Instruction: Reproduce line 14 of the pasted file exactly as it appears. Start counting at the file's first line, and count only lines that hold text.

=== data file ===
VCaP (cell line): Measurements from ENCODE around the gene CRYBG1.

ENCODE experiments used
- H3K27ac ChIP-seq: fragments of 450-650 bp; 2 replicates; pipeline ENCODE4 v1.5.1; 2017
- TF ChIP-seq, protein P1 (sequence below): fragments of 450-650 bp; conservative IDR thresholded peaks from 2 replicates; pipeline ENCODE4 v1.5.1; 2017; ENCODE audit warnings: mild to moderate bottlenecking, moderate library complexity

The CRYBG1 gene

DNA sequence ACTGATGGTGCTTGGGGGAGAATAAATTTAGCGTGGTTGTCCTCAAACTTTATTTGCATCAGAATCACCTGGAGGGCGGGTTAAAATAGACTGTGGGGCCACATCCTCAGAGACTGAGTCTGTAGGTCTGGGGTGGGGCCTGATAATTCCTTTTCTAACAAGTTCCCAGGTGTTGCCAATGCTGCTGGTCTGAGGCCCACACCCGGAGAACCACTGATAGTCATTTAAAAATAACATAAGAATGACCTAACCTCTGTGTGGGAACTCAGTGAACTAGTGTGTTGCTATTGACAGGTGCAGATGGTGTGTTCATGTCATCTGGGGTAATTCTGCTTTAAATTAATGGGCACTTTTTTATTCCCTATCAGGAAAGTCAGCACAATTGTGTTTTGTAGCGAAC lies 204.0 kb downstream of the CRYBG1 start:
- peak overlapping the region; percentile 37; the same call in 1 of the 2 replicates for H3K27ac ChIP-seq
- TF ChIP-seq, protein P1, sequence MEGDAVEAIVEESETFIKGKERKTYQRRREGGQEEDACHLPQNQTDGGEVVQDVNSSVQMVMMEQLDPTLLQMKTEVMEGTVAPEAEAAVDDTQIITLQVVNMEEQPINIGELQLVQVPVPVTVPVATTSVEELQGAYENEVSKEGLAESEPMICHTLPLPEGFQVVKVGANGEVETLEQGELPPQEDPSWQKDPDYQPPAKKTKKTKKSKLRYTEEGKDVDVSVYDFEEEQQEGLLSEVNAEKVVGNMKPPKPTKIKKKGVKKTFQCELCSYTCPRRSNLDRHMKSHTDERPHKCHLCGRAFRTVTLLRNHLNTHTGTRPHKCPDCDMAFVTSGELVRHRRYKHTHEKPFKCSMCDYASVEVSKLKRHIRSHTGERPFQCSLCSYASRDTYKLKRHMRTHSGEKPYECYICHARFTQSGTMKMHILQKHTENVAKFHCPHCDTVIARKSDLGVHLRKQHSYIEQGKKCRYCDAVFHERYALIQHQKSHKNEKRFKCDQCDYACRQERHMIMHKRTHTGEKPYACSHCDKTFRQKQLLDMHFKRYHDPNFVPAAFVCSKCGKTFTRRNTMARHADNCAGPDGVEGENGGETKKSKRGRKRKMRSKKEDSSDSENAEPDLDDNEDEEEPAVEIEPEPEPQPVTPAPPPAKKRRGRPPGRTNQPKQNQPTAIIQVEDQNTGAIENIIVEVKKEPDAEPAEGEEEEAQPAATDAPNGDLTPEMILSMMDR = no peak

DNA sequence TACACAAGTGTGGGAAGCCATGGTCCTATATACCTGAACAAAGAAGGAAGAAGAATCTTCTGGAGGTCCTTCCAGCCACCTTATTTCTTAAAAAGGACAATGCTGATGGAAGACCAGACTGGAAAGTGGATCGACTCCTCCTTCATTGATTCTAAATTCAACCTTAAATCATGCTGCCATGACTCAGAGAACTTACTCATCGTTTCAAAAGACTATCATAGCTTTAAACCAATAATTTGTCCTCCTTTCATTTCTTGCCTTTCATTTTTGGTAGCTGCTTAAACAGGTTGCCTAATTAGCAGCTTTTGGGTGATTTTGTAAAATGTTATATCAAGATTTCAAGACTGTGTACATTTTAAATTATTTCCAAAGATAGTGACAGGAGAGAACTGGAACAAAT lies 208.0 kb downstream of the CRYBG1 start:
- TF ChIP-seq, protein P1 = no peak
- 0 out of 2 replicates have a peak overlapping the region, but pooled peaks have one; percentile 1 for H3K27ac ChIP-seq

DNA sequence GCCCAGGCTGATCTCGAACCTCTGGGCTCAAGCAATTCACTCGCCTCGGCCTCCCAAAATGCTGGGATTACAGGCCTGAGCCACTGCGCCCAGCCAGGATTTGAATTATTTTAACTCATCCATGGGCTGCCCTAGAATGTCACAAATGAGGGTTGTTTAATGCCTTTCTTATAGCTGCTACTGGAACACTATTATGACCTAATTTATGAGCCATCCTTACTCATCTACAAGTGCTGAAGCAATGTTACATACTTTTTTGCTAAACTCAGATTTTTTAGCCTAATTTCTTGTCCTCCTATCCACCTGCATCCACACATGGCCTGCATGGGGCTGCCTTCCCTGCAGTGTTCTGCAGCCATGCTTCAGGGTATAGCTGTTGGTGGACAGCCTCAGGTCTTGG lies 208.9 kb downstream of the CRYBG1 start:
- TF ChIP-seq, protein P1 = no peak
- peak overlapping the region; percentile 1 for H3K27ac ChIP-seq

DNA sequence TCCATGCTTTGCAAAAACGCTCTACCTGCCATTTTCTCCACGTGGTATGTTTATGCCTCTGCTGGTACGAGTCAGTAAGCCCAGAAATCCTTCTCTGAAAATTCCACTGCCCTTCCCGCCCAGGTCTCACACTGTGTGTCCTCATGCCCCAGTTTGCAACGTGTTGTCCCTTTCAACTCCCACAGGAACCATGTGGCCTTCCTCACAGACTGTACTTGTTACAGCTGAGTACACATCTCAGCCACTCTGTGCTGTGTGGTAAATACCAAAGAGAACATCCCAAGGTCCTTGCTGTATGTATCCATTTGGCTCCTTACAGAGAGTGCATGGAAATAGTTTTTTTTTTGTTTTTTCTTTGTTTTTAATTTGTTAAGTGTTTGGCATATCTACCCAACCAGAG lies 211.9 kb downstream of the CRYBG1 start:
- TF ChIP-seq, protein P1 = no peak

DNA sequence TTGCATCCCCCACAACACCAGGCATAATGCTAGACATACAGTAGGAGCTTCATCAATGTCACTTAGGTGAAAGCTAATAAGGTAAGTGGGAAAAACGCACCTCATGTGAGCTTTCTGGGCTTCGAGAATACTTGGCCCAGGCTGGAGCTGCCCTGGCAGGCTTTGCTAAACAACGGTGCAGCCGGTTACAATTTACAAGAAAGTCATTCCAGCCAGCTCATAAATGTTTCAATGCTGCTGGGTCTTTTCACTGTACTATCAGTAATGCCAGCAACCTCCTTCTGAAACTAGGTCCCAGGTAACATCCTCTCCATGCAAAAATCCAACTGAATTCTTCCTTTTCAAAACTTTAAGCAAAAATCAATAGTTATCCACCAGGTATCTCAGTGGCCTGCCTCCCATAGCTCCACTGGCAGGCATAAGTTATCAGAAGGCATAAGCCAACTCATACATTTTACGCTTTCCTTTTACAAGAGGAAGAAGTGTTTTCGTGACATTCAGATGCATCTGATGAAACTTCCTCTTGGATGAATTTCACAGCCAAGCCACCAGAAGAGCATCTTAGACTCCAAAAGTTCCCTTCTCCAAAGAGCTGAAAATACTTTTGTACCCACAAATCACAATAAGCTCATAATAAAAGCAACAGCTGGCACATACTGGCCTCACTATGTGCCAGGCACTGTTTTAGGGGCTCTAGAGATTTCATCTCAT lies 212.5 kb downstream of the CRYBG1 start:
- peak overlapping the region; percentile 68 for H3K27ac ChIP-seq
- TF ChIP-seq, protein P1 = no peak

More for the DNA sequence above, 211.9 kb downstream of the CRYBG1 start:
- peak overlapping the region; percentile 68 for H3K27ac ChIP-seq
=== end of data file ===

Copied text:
- peak overlapping the region; percentile 1 for H3K27ac ChIP-seq